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5 Reasons Amazon's Q1 Earnings Gave Investors a Buy Signal

By John Ballard - May 4, 2021 at 7:22AM

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Customers are engaging more with Prime, while profits are soaring to record levels. (AMZN -1.44%) continued to experience tremendous growth across retail, cloud services, and its burgeoning advertising business in the first quarter. Moreover, strong demand boosted the company's profits, which I believe investors continue to undervalue.

Here are five highlights from the latest earnings report that point to further gains for Amazon investors and reasons for new investors to consider the stock.

1. Amazon is gaining market share in groceries

For the first quarter, net sales increased by 44% year over year, or 41% excluding currency changes, as customers kept shopping online even as the economy began to reopen and COVID-19 began to be brought under control. 

Prime members "continue to shop with greater frequency and across more categories than before the pandemic," as CFO Brian Olsavsky explained during the earnings call. 

Amazon Prime delivery vans parked outside a large warehouse facility.

Image source: Amazon.

Groceries have also been a boon for Amazon. Delivery from Whole Foods stores and growth at Amazon Fresh helped Amazon gain market share in the grocery sector over the last year. 

The combination of free grocery delivery, Prime Video, and other free digital services is a winning formula and should lead to lasting engagement in Amazon's retail business over the long term.

A bar chart showing Amazon's recent growth in net sales.

Image source: Amazon earnings presentation. TTM = trailing 12 months.

2. Amazon's global expansion is gaining momentum

Management admitted surprise at the level of international growth in the quarter. The international segment grew 50% year over year excluding currency changes. 

Just a few short years ago, the international business reported sales growth of just 15% in Q4 2018. But once again, engagement with Prime benefits has been Amazon's winning card as it seeks to expand worldwide. 

Specifically, Amazon said Prime Video is a significant acquisition channel in countries where it has introduced Prime. Over the last year, Prime Video streaming hours increased more than 70% worldwide. 

The international segment is turning more profitable as sales volume climbs. Segment operating income surged to $1.2 billion in the quarter. The international business used to be a consistent money loser but has now posted four consecutive quarters of profitable growth. 

A bar chart showing Amazon's growth in international sales and segment operating income.

Image source: Amazon earnings presentation.

3. Amazon Web Services' growth accelerated

Amazon's cloud services business posted a sales increase of 32% year over year, an acceleration over the 28% growth rate in the fourth quarter. Oslavsky's comments suggest that high demand for cloud services may continue in the near term.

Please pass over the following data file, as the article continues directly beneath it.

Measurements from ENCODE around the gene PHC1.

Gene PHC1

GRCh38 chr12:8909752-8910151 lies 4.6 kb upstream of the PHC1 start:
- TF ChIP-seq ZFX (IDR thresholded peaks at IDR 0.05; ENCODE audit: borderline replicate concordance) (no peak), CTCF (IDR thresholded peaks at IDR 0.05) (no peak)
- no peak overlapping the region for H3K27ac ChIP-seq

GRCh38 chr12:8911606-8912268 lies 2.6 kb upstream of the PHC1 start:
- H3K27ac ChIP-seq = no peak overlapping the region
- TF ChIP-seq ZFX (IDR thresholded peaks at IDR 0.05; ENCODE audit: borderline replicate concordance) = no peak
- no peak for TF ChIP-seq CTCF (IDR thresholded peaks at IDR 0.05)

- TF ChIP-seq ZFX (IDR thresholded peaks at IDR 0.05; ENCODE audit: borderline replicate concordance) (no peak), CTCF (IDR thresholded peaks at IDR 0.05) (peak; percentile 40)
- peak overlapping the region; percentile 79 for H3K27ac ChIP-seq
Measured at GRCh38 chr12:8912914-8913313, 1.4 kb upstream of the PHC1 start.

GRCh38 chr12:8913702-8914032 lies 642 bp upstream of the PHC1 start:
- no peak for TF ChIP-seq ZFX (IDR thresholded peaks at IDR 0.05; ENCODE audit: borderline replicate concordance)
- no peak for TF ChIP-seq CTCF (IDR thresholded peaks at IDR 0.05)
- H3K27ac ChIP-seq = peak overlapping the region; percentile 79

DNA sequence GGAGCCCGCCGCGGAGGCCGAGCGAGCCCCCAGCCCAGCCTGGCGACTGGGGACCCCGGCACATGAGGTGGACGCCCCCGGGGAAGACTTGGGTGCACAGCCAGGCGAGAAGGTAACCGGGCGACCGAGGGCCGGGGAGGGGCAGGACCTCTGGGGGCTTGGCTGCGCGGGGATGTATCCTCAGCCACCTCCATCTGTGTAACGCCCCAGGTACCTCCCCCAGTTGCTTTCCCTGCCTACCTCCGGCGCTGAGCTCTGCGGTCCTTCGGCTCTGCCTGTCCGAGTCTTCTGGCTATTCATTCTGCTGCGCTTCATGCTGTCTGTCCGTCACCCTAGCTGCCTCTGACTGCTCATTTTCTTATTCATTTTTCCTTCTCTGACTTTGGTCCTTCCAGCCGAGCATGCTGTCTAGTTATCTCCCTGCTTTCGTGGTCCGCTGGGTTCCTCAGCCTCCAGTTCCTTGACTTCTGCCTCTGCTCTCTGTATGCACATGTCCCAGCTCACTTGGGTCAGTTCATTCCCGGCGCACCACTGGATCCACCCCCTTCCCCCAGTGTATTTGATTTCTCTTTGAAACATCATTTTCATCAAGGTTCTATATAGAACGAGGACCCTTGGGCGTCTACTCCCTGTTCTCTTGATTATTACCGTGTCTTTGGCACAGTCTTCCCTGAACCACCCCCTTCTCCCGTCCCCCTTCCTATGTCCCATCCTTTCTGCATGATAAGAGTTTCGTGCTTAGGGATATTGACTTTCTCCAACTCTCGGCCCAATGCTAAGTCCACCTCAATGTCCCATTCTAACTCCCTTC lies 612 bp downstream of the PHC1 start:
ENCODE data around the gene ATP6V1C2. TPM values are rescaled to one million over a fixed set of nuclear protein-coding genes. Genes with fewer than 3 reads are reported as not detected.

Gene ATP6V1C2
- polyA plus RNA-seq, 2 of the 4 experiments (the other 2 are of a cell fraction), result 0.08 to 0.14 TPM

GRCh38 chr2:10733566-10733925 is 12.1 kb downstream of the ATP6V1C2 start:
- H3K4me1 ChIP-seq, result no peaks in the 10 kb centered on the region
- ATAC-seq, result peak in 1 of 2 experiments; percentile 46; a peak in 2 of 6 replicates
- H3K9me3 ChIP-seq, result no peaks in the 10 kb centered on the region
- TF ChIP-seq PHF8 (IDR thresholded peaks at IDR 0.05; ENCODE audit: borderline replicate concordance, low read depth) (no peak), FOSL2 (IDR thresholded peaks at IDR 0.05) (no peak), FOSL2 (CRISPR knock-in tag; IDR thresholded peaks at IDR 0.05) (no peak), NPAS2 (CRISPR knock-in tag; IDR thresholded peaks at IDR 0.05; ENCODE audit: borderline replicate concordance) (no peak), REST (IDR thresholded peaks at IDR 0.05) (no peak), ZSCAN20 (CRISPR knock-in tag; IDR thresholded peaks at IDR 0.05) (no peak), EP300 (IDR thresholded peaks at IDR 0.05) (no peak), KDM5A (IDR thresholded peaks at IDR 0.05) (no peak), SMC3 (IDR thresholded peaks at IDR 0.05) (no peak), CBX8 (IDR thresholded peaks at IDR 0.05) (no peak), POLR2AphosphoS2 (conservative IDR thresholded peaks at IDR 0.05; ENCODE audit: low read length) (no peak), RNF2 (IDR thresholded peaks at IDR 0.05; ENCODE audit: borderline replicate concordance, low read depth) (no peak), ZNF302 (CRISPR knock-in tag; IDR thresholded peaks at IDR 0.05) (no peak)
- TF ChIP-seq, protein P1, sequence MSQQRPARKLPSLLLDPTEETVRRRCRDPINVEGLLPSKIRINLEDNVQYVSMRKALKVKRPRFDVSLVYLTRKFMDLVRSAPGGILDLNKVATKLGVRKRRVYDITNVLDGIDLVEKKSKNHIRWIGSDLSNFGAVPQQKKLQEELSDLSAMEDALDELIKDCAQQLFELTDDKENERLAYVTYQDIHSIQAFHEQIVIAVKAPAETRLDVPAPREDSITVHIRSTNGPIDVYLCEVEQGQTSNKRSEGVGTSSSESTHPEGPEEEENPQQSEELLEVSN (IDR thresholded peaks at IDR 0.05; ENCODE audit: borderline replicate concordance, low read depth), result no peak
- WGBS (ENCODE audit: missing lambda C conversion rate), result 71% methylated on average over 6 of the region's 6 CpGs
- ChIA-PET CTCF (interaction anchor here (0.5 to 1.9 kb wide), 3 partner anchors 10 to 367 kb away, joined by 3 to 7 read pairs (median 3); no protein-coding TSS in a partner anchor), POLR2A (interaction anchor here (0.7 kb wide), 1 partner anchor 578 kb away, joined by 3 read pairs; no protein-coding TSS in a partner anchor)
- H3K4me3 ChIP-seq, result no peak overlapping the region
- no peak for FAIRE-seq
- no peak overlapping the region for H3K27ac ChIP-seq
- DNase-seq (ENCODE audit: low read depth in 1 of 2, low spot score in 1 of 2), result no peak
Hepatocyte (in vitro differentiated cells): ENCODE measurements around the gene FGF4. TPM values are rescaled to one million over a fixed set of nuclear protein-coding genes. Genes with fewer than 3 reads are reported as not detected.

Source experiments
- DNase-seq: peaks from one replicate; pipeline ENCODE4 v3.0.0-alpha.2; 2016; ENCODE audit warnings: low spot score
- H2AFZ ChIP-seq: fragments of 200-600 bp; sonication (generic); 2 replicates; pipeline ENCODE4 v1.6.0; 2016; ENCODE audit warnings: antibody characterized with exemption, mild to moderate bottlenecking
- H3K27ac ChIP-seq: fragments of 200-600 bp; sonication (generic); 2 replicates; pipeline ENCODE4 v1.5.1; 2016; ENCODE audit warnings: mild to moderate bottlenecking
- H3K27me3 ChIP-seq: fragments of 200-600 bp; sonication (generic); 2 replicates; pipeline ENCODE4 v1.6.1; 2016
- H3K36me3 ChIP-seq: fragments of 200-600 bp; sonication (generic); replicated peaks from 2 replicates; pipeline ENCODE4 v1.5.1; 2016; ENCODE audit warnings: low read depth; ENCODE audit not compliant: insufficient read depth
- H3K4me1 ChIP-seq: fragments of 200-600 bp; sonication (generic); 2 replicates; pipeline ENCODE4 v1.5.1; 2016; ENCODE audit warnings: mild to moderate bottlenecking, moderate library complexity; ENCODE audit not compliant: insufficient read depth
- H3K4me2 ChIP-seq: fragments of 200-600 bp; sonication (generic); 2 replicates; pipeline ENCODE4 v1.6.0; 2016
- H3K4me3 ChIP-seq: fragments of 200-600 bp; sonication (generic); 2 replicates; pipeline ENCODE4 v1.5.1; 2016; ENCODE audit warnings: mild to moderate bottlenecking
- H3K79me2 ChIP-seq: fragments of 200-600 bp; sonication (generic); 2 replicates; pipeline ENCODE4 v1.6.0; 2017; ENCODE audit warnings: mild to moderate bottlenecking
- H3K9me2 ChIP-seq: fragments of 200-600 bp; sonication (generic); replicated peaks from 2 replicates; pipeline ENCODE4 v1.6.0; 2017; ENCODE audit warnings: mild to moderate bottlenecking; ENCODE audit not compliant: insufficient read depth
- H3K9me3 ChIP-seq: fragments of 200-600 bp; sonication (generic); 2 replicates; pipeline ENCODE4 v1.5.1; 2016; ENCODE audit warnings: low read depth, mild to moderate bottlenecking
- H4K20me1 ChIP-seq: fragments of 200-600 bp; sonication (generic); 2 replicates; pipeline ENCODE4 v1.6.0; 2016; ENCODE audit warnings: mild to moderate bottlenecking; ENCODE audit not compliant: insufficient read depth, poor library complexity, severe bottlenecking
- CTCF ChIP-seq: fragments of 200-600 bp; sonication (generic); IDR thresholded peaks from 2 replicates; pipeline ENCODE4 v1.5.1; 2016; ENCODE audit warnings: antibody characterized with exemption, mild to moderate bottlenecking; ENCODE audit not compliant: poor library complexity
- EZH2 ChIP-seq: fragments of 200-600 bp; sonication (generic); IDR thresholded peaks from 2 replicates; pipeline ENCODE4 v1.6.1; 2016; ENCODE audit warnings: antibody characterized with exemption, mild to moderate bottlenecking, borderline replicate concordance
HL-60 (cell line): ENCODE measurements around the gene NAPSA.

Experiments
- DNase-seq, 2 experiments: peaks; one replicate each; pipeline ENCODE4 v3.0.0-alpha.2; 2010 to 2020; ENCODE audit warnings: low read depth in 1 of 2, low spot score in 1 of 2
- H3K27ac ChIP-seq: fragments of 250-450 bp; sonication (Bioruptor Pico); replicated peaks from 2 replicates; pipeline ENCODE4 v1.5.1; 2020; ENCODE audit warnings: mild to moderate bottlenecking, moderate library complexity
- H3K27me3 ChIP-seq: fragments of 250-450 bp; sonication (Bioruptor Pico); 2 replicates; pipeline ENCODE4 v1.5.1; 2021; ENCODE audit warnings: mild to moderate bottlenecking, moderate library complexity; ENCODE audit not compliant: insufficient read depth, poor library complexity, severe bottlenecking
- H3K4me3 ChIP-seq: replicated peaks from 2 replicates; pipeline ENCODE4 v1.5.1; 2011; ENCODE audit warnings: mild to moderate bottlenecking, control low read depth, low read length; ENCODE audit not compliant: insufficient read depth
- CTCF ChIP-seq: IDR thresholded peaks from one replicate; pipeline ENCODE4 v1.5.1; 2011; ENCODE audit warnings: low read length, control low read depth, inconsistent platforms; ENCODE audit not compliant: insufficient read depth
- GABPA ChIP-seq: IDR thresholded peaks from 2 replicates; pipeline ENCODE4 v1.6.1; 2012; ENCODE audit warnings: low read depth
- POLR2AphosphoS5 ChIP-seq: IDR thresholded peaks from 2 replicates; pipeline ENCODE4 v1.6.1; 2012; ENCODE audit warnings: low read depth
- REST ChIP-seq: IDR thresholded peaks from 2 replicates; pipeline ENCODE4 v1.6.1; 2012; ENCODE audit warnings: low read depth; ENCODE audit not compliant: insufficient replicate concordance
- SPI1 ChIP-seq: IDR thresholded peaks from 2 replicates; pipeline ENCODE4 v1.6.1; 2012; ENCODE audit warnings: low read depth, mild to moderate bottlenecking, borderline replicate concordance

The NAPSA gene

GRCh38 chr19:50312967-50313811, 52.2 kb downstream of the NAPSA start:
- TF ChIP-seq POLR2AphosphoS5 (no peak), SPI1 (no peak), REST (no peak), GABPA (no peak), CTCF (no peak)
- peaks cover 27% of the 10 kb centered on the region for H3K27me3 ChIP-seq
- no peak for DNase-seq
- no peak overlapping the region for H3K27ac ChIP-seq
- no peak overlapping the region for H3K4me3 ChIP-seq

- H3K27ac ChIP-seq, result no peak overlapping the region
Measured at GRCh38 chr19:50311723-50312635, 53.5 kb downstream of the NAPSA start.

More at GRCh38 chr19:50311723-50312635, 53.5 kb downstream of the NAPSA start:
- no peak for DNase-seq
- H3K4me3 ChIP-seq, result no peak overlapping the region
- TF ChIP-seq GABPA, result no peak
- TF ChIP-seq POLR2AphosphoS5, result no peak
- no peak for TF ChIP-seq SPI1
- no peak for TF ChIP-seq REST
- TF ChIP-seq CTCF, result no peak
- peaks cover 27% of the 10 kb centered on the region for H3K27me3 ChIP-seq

"During COVID, we've seen many enterprises decide that they no longer want to manage their own technology infrastructure," Olsavsky said. "We expect this trend to continue as we move into the post-pandemic recovery."

Growth in cloud services continues to pad Amazon's bottom line. Amazon Web Services (AWS) reported a 41% year-over-year increase in operating profit, bringing its trailing-12-month operating income to $14.6 billion, or more than half of Amazon's total operating profit companywide. 

A bar chart showing AWS sales and operating income growth.

Image source: Amazon earnings presentation.

4. Advertising is driving engagement for Amazon

Amazon reports advertising revenue in the "other" sales category. This line item increased by 73% year over year excluding currency changes. At $24.5 billion in trailing-12-month sales, this is becoming a sizable business.

Most importantly, advertising is emerging as another engagement driver, since it helps customers discover items they wouldn't know about otherwise. 

Amazon doesn't break out specific figures for the advertising business, but it's a lucrative stream of revenue, since selling ad placements doesn't require the capital investment of building warehouses and acquiring inventory like the retail side. 

5. Amazon's profits are soaring

Strong sales volumes in retail, cloud services, and advertising are pushing Amazon's profits to record levels. Net income jumped 220% year over year to reach $8.1 billion. 

A bar chart showing Amazon's recent growth in net income.

Image source: Amazon earnings presentation.

Higher profits are also driving record levels of cash that Amazon can reinvest in the business to produce even more growth. Over the last four quarters, cash from operations surged 69% to reach $67 billion. 

While Amazon may experience a lower rate of revenue growth in the near term as it laps the stellar performance it posted during 2020, investors are still undervaluing the company's future profit stream. For example, the shares currently trade for 26 times Amazon's trailing cash from operations -- the same level they have traded for the last 15 years.

With so much momentum and opportunity on Amazon's side, the stock remains a top growth stock to buy.

John Mackey, CEO of Whole Foods Market, an Amazon subsidiary, is a member of The Motley Fool's board of directors. John Ballard owns shares of Amazon. The Motley Fool owns shares of and recommends Amazon. The Motley Fool recommends the following options: long January 2022 $1920.0 calls on Amazon and short January 2022 $1940.0 calls on Amazon. The Motley Fool has a disclosure policy.

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